The race for beach volleyball spots was among the most compelling across U.S. Olympic qualifying when the coronavirus pandemic halted competition.
Kerri Walsh Jennings, the three-time gold medalist, and new partner Brooke Sweat held a small lead for the second and final women’s berth. Three men’s teams, including 2008 Olympic gold medalist Phil Dalhausser and Nick Lucena, were tightly battling for two spots.
It shaped up to be a pivotal spring. Now, uncertainty. Not only when will tournaments resume, but also how will the Olympic qualification process be amended.
Under the original rankings system, a team counted its top 12 finishes in tournaments from Sept. 1, 2018 to June 14, 2020. Nearly all of the top teams reached the 12-tournament minimum, meaning they were competing in 2020 to improve on their lowest results.
The International Volleyball Federation (FIVB) has not announced what changes will be made now that the Olympics are postponed until 2021. Obstacles are plenty once sports resume, starting with rescheduling tournaments and/or determining a 2021 schedule.
“Is it going to be fewer events to qualify, or is it going to be more events to qualify?” NBC Olympics analyst Kevin Wong said. “There’s still a lot of question marks about that.”
Wong believes that Walsh Jennings might gain the most from the extra year. Even though, at 41, she is older than any previous Olympic beach volleyball player.
“In general, the delay helps the more mature athletes, the older athletes, and it hurts the younger athletes,” Wong said. “Older athletes, they know their bodies better. They’ve played more. There’s more muscle memory there and more in the data banks. So, they’re going to be able to refine.”
April Ross and Alix Klineman, the 2019 World silver medalists, had a nearly insurmountable cushion for the first of two U.S. Olympic spots when sports were halted.
Walsh Jennings and Sweat were in second place, 320 points ahead of Kelly Claes and Sarah Sponcil. Claes, 24, and Sponcil, 23, are closer in age to Walsh Jennings’ three children than the legend herself.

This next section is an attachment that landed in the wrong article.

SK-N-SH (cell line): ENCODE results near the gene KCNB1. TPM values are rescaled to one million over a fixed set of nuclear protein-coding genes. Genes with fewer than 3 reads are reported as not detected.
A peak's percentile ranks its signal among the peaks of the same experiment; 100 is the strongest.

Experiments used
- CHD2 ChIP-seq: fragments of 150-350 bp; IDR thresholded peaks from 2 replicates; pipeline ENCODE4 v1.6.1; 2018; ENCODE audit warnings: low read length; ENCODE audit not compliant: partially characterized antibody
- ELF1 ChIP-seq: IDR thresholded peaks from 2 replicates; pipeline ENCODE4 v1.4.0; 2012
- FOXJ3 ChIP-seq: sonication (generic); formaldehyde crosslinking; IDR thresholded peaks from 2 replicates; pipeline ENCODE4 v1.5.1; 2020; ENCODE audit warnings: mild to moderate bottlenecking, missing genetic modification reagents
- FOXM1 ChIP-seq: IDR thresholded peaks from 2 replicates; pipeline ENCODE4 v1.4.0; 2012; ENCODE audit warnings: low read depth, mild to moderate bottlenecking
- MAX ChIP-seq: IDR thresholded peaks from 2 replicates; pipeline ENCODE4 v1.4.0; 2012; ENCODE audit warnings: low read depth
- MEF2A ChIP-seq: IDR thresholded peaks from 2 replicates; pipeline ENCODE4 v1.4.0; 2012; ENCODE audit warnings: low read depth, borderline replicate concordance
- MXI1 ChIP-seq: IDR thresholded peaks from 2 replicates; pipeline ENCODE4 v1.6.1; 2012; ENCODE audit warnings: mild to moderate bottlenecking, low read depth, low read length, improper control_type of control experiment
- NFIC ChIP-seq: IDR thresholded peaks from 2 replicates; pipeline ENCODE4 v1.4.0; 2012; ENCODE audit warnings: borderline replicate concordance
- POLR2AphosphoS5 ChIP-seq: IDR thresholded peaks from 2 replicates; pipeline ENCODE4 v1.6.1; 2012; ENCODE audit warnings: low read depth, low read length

Top teams average more than 550 points per tournament. Claes and Sponcil benefit in that their 11th- and 12th-best scores (400 points each) are lower than those of Walsh Jennings and Sweat (480 points each). If and when Claes and Sponcil put up strong results in future tournaments, they would gain more points by throwing out lower scores.
“Sarah and Kelly, each tournament they’re learning new things,” Wong said. “This [canceling tournaments] is the kind of the thing where you’re taking away their biggest opportunities to grow and get better.”
The U.S. men’s standings:
Taylor Crabb/Jake Gibb — 6,680 points
Trevor Crabb/Tri Bourne — 6,360 points
Phil Dalhausser/Nick Lucena — 5,840 points (in 11 events)
The Crabbs are brothers who formerly played together. Gibb, 44, is three years older than the oldest Olympic beach volleyball player in history. Bourne, after just missing the Rio Olympics, went nearly two years between events due to an autoimmune disease.
Dalhausser, who earned gold with Todd Rogers in 2008, has been the top American for the last decade-plus. He mulled retirement in 2018. Dalhausser said last year that he planned to make 2020 his last international season.
“More than ever, this is a time where motivation becomes a thing,” Wong said.
If Dalhausser and Lucena move forward, they will likely pass Crabb and Bourne for second place once they play their 12th event in Olympic qualifying. Dalhausser and Lucena average 530 points per event. Adding another one of those would put them into second place by 10 points.
The Olympic favorites established themselves the last two seasons. Norwegians Anders Mol and Christian Sorum on the men’s side. Ross and Klineman and Canadians Sarah Pavan and Melissa Humana-Paredes for the women.
“But I think this delay brings more uncertainty,” Wong said. “There was a pretty proven pecking order on the women’s side, and now you have a lot of time to think. I also think, though, that [Ross and Klineman] were a little banged up early in this year. I think, if this has more fortuitous timing for anyone, it would be them.”
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